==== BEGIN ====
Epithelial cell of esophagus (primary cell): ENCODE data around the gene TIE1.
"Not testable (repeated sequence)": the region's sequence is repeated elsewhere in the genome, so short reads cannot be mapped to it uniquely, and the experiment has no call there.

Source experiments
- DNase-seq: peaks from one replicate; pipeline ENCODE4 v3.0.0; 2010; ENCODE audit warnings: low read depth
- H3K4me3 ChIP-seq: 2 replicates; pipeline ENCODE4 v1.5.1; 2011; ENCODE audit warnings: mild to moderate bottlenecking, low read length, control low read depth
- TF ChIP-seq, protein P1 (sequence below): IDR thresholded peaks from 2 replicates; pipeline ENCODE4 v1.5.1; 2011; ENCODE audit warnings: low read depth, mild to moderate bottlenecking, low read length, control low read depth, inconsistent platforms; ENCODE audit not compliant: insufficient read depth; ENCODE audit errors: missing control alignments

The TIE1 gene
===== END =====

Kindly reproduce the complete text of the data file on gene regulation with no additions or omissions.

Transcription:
Epithelial cell of esophagus (primary cell): ENCODE data around the gene TIE1.
"Not testable (repeated sequence)": the region's sequence is repeated elsewhere in the genome, so short reads cannot be mapped to it uniquely, and the experiment has no call there.

Source experiments
- DNase-seq: peaks from one replicate; pipeline ENCODE4 v3.0.0; 2010; ENCODE audit warnings: low read depth
- H3K4me3 ChIP-seq: 2 replicates; pipeline ENCODE4 v1.5.1; 2011; ENCODE audit warnings: mild to moderate bottlenecking, low read length, control low read depth
- TF ChIP-seq, protein P1 (sequence below): IDR thresholded peaks from 2 replicates; pipeline ENCODE4 v1.5.1; 2011; ENCODE audit warnings: low read depth, mild to moderate bottlenecking, low read length, control low read depth, inconsistent platforms; ENCODE audit not compliant: insufficient read depth; ENCODE audit errors: missing control alignments

The TIE1 gene